England's fickle summer is the least of New Zealand's concerns as the Black Caps prepare for their Champions Trophy match against England in Cardiff.
Steve Smith's Australians looked in control against Bangladesh at the Oval overnight, bowling the Tigers out for 182 then reaching 83-1 after 16 overs before rain stopped play.
With a similar outcome from their first game against New Zealand, Australia have two points from two washouts and now have to beat England in their final group game to have a chance of making the semi-finals.
Kiwi opener Martin Guptill says the result won't mean any change to the way New Zealand approach their match against England on Wednesday (NZT).
"We can't let that dictate the way we play - we still have to go out and do our thing, be aggressive and take it to the opposition," he said.
"If we take a step back, we've already lost the game before stepping out there."
Guptill (26) combined with Luke Ronchi (65 off 43) to kickstart the New Zealand innings against Australia last week, with skipper Kane Williamson's 97-ball 100 anchoring the Black Caps to 291 off 45 overs.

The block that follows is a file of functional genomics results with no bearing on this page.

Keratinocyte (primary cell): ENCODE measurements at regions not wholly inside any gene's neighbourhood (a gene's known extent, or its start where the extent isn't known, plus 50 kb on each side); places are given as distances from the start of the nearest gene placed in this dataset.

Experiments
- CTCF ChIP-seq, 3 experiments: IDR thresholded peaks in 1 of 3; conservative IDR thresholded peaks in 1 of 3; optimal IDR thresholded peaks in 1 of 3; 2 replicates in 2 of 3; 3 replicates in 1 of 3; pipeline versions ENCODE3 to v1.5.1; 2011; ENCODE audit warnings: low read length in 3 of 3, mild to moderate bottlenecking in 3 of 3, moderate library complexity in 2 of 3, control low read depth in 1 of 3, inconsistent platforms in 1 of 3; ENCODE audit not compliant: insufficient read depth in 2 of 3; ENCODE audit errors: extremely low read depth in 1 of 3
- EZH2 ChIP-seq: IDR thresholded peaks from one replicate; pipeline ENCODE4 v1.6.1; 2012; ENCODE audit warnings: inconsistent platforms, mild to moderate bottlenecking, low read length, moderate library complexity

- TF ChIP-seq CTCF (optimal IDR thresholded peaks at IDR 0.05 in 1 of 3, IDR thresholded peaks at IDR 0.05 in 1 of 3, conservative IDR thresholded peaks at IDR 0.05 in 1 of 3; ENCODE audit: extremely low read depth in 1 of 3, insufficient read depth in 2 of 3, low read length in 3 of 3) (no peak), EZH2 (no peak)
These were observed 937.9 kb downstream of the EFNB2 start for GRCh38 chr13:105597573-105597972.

Coming in at No.3 for England, Joe Root played a similar role for England with an unbeaten 133 in their eight-wicket win over Bangladesh.
Guptill said there were some key similarities between the two batsmen.
"They're both obviously world class players - they can both be destructive without hitting those massively big shots," he said.
"They kill teams softly. They're not going to go out and blast at a 160 strike rate through the innings.
"Their batsmanship is ridiculously unbelievable, they know the game inside out and it's a master class when they get going."
Guptill said his role as an opener was to provide some stability and set up a platform to launch the New Zealand innings.
Whether it's with Ronchi or Tom Latham - still working his way back from a foot injury - makes little difference to Guptill's approach, which he said had become a little more aggressive since Brendon McCullum's retirement.
"I play the same way whoever I'm batting with. Whether it be one-day or Twenty20, I look to go out and create a strike rate at the top of the innings for the rest of the guys to be able to come out and play their games."